Volume 12, number 3
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Ongdash A. O, Ongdashuly E, Useinova K. R, Useynova G. R, Chukubayev Y. S, Amandosuly B. Antiulcer Effect of Commiphora Molmol Engl. (Burceraceae) Oleo-Gum-Resin and its Interaction With Ranitidine, As Demonstrated by Histological Studies. Biosci Biotechnol Res Asia 2015;12(3)
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Natural Resource Potential of the World Economy Under Globalization

Ainur O.Ongdash1, Ernur Ongdashuly2, Karlygash Rakymjanovna Useinova3, Gulnara Rakymjanovna Useynova4, Yermek Samarovich Chukubayev5 and Bagdat Amandosuly6

1PhD doctor, associate professor of Chair of International Relations and World Economy of Department of International Relations, Al-Farabi Kazakh National University. Almaty, Kazakhstan 2Master’s degree of jurisprudence,Teacher of chair «Sate and law theory and history, constitutional and admistrative law» of faculty of law, Al-Farabi Kazakh National University. Almaty, Kazakhstan 3Candidate’s degree in jurisprudence sciences,Associate professor of chair «Sate and law theory and history, constitutional and admistrative law» of faculty of law, Al-Farabi Kazakh National University. Almaty, Kazakhstan 4Doctor in jurisprudence sciences, Professor of chair «Sate and law theory and history, constitutional and admistrative law» of faculty of law, Al-Farabi Kazakh National University. Almaty, Kazakhstan 5Candidate’s degree in Historical Sciences, associate professor of Chair of International Relations and World Economy of Department of International Relations, Al-Farabi Kazakh National University.Almaty, Kazakhstan 6Student of PhD, senior lecturer of Chair of International law of Department of International Relations, Al-Farabi Kazakh National University. Almaty, Kazakhstan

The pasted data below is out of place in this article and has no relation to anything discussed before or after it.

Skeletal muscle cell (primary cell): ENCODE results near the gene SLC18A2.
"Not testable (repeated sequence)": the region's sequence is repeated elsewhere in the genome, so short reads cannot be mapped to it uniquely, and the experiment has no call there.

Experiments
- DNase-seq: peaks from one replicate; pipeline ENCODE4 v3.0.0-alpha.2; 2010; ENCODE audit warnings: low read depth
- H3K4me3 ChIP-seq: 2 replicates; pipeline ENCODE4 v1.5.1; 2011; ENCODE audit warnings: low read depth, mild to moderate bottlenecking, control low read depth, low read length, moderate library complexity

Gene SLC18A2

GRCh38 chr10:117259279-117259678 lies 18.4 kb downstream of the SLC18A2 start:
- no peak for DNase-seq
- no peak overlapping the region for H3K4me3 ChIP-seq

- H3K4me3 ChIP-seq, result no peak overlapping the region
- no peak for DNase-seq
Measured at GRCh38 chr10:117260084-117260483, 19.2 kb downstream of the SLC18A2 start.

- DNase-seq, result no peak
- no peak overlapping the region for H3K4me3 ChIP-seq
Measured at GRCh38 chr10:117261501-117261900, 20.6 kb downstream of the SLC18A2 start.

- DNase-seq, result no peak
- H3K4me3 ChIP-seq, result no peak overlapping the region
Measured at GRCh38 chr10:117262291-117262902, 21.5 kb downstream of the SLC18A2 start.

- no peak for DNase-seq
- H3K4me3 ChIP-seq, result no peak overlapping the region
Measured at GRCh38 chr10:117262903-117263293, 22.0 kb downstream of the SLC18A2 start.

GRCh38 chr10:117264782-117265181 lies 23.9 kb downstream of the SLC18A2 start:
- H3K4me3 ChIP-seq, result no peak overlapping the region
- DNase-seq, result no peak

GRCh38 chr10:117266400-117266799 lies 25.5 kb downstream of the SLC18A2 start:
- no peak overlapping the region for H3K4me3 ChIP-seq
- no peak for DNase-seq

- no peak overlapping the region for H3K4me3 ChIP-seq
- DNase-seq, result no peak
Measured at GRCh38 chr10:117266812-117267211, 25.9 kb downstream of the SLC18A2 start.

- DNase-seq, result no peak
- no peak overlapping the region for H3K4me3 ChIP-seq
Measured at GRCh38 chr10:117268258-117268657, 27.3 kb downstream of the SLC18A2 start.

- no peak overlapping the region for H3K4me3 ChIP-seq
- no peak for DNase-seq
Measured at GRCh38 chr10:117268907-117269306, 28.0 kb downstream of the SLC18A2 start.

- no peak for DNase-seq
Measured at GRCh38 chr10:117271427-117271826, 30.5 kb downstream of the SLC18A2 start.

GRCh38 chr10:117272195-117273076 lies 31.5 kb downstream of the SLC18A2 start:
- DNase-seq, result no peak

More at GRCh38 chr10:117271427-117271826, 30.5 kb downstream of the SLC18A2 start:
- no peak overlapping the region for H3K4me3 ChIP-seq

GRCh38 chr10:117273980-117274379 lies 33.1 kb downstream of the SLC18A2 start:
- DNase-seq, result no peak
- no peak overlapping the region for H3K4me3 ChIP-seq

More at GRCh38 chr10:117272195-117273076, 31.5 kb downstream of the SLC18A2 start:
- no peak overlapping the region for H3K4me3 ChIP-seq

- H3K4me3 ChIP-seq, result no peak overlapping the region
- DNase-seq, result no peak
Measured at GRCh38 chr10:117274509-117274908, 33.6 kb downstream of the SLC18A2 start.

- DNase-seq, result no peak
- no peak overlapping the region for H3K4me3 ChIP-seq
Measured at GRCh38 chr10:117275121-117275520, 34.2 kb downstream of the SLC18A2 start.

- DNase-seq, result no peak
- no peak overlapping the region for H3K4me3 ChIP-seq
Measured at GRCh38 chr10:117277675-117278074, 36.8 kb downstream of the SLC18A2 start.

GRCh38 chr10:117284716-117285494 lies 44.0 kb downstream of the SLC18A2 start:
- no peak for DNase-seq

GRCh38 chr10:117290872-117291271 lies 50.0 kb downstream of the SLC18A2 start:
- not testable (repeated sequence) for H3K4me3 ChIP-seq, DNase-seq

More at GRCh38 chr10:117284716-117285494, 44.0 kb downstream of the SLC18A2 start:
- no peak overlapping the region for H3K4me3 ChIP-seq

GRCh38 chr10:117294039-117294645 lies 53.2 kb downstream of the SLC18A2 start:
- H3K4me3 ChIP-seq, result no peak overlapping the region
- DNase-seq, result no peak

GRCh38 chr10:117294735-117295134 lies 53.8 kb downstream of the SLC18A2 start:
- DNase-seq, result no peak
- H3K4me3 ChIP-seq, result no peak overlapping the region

DOI : http://dx.doi.org/10.13005/bbra/1949

ABSTRACT: The article deals with the essence of “natural resource potential” and “natural resources” concepts. The main tendencies in the strategy of the economic growth of the world economy are revealed. Ways for the world economy development are offered basing on the natural resource potential preservation. The “green economy” concept directly relating to effective use of natural resources is considered.

KEYWORDS: natural resource potential; natural resources; natural capital; globalization; green economy